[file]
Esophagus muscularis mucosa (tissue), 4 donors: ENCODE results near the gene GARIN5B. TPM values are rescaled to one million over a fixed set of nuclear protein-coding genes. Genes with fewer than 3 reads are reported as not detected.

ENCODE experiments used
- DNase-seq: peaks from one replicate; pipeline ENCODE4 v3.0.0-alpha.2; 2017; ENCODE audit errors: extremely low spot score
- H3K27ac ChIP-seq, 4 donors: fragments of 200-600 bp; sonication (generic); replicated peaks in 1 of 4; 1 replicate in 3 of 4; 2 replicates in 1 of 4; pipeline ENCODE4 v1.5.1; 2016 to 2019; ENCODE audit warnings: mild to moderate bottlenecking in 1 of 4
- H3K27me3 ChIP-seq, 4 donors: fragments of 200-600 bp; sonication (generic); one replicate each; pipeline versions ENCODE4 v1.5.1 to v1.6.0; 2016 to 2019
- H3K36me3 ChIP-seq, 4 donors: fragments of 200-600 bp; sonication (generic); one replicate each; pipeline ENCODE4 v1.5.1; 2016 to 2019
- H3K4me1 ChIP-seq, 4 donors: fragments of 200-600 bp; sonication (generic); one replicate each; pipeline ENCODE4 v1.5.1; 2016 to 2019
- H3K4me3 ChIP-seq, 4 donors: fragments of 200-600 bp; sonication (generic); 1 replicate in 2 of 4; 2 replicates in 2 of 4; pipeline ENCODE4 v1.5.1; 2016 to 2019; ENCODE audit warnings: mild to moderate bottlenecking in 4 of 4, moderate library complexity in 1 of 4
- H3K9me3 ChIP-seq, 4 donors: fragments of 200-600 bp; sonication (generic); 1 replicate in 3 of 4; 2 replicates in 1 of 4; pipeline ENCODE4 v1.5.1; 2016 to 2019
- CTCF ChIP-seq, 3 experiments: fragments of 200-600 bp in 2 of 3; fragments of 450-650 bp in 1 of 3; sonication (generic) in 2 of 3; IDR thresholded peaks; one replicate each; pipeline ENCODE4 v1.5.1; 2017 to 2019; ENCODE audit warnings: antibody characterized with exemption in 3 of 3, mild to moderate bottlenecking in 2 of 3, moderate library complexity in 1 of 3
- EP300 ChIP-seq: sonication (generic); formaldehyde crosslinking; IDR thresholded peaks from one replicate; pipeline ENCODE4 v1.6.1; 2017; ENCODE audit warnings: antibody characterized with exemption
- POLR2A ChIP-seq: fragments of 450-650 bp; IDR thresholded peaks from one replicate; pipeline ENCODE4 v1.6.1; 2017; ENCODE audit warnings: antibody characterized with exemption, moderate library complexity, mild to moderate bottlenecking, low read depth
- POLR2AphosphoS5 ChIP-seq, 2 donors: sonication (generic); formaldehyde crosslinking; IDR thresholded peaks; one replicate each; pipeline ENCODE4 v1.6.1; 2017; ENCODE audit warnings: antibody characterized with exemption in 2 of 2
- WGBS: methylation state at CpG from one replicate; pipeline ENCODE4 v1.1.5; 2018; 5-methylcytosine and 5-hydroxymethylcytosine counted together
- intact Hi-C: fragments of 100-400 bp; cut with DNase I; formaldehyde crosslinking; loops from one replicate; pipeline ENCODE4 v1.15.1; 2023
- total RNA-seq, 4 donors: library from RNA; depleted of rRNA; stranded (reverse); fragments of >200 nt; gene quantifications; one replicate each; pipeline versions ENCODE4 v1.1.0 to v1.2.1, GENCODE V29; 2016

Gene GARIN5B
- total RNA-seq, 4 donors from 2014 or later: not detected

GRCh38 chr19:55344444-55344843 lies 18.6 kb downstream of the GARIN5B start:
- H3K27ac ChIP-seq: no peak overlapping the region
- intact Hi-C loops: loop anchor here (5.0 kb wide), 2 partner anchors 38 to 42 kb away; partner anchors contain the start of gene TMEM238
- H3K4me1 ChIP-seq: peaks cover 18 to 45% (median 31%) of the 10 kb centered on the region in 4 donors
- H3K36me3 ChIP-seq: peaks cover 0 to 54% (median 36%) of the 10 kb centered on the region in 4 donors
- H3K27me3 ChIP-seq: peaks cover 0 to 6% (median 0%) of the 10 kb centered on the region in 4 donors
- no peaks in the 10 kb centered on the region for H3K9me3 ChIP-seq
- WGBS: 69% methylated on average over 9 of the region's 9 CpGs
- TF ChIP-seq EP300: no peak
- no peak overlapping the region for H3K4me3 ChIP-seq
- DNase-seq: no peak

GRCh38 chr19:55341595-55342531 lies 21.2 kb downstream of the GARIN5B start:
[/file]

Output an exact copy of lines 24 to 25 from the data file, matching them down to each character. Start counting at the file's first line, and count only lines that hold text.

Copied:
- H3K27me3 ChIP-seq: peaks cover 0 to 6% (median 0%) of the 10 kb centered on the region in 4 donors
- no peaks in the 10 kb centered on the region for H3K9me3 ChIP-seq